Vitex Lights Up with $24M

San Jose, Calif.-based Vitex Systems raised a $24 million Series B round last week, bringing total funds raised to date to over $43 million.

Battelle Memorial Laboratories, Mitsubishi, and Tokki Corp. of Japan participated in the funding.

The Series B round will remain open for an additional 60 days to accommodate a number of other interested investors. Additional details surrounding the funding were not disclosed.

Vitex – incubated at Battelle and spun off as an independent company in 1999 – develops coating products and technology for the encapsulation of organic light emitting diodes (OLED) flat panel displays. Vitex holds more than 100 patents in the field and has a technology sharing arrangement with investor Tokki, which builds the thin film manufacturing equipment incorporating Vitex technology.

Vitex President Malcolm Thomson says that his company’s technology will eventually allow mass production of flat, flexible OLED displays with a projected market size of $2.2 billion annually by 2006.

There are close to 100 companies developing materials, devices, components or products relating to OLED, according to Kimberly Allen of Stanford Resources in Santa Clara, Calif.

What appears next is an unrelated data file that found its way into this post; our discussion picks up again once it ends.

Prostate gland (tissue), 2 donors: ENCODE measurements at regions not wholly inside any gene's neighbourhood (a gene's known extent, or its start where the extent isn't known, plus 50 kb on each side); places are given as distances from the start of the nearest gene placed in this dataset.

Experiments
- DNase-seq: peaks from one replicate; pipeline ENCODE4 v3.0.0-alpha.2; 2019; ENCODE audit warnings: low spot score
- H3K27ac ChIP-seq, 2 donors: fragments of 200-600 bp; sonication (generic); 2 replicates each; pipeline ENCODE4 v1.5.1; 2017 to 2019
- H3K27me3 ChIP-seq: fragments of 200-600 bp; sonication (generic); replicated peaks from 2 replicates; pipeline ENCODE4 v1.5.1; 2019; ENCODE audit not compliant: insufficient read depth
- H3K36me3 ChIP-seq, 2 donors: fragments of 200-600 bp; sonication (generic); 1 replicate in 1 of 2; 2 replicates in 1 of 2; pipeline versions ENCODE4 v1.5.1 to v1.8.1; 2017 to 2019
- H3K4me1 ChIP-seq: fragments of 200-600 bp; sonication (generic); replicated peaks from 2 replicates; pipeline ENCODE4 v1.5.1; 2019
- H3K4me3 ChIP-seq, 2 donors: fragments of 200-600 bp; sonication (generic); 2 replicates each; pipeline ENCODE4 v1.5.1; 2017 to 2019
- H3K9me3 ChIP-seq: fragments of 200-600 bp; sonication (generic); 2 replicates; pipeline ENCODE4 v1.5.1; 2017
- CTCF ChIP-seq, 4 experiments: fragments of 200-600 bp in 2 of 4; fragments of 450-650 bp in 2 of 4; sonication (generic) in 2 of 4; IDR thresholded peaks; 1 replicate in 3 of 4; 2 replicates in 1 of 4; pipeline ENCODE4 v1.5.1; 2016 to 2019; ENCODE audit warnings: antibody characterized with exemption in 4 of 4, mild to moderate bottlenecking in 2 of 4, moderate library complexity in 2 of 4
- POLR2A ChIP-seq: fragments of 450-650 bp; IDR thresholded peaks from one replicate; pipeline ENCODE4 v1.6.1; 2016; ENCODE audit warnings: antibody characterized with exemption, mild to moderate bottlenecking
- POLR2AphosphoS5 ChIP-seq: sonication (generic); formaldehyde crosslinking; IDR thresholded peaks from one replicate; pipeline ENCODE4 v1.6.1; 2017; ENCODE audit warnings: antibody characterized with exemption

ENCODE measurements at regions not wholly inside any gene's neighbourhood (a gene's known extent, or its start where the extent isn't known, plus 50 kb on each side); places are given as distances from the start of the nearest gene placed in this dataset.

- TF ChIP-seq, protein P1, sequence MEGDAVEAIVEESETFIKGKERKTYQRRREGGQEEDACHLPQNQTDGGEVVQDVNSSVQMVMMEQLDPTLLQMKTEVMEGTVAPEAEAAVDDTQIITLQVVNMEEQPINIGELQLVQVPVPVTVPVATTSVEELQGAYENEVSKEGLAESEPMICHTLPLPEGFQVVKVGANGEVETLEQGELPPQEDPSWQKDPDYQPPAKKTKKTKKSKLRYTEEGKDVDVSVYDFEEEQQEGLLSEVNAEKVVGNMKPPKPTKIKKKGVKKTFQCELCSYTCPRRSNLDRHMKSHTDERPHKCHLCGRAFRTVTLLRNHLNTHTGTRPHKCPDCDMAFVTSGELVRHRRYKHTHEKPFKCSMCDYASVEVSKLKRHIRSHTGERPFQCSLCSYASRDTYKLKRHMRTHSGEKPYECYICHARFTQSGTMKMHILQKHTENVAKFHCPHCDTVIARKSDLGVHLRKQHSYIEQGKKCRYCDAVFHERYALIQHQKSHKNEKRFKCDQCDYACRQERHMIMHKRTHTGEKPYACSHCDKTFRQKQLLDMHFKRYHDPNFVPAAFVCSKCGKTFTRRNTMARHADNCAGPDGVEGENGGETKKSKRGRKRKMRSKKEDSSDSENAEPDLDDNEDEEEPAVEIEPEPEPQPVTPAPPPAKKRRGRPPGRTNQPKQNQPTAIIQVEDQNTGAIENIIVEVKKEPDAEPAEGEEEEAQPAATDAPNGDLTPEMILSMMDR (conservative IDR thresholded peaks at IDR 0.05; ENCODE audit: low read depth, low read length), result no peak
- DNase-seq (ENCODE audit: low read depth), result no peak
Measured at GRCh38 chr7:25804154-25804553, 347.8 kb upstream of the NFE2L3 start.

Allen says that OLED displays have been available in the form of car-stereo displays since 1999 and in cell phones since 2000.

But Allen points to an important implementation of OLEDs during the past year, when the first active matrix color OLED was used for the display back on a digital camera and she says there is a potential for OLEDs to replaced liquid crystal displays over time in phones, computers and TVs.

With a market of that size, Thomson says that his firm has an opportunity to become an equipment supplier for the display industry analogous to the role Applied Materials plays in supplying equipment to the semiconductor industry.

Darren Bischoff Sr., marketing manager for E Ink Corp. of Cambridge, Mass., says that Vitex’s technology is welcome among developers of non-OLED displays because Vitex’s underlying goal is to provide flexible encapsulation of a thin film displays. E Ink – which has raised more than $90 million since 1997 from Motorola Ventures, Atlas Venture, Solstice Capital and Hearst Corp., among others – makes flexible monochrome displays.

Still, Bischoff cautions that true flexibility is a long way off and something that the OLED industry must achieve if it has any hope to displace LCDs.